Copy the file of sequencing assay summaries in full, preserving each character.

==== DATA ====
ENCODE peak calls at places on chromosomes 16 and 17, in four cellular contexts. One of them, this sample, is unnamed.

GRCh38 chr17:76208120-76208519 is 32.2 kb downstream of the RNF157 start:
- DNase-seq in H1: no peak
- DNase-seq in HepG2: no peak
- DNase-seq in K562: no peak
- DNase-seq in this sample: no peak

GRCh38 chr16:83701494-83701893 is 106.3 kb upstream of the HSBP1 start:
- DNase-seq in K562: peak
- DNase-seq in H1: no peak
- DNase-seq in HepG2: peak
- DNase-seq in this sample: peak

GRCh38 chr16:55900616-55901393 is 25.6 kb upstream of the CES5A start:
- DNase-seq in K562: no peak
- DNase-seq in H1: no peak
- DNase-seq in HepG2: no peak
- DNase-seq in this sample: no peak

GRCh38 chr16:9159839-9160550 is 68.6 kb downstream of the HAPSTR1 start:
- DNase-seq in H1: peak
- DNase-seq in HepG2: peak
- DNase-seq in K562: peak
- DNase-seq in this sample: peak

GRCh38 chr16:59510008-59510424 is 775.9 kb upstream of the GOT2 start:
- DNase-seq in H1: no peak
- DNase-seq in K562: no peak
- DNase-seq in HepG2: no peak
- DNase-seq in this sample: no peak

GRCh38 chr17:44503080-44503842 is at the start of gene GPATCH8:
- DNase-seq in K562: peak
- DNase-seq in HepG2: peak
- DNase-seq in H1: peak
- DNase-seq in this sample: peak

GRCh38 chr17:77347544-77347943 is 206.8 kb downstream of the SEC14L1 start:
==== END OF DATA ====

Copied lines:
ENCODE peak calls at places on chromosomes 16 and 17, in four cellular contexts. One of them, this sample, is unnamed.

GRCh38 chr17:76208120-76208519 is 32.2 kb downstream of the RNF157 start:
- DNase-seq in H1: no peak
- DNase-seq in HepG2: no peak
- DNase-seq in K562: no peak
- DNase-seq in this sample: no peak

GRCh38 chr16:83701494-83701893 is 106.3 kb upstream of the HSBP1 start:
- DNase-seq in K562: peak
- DNase-seq in H1: no peak
- DNase-seq in HepG2: peak
- DNase-seq in this sample: peak

GRCh38 chr16:55900616-55901393 is 25.6 kb upstream of the CES5A start:
- DNase-seq in K562: no peak
- DNase-seq in H1: no peak
- DNase-seq in HepG2: no peak
- DNase-seq in this sample: no peak

GRCh38 chr16:9159839-9160550 is 68.6 kb downstream of the HAPSTR1 start:
- DNase-seq in H1: peak
- DNase-seq in HepG2: peak
- DNase-seq in K562: peak
- DNase-seq in this sample: peak

GRCh38 chr16:59510008-59510424 is 775.9 kb upstream of the GOT2 start:
- DNase-seq in H1: no peak
- DNase-seq in K562: no peak
- DNase-seq in HepG2: no peak
- DNase-seq in this sample: no peak

GRCh38 chr17:44503080-44503842 is at the start of gene GPATCH8:
- DNase-seq in K562: peak
- DNase-seq in HepG2: peak
- DNase-seq in H1: peak
- DNase-seq in this sample: peak

GRCh38 chr17:77347544-77347943 is 206.8 kb downstream of the SEC14L1 start: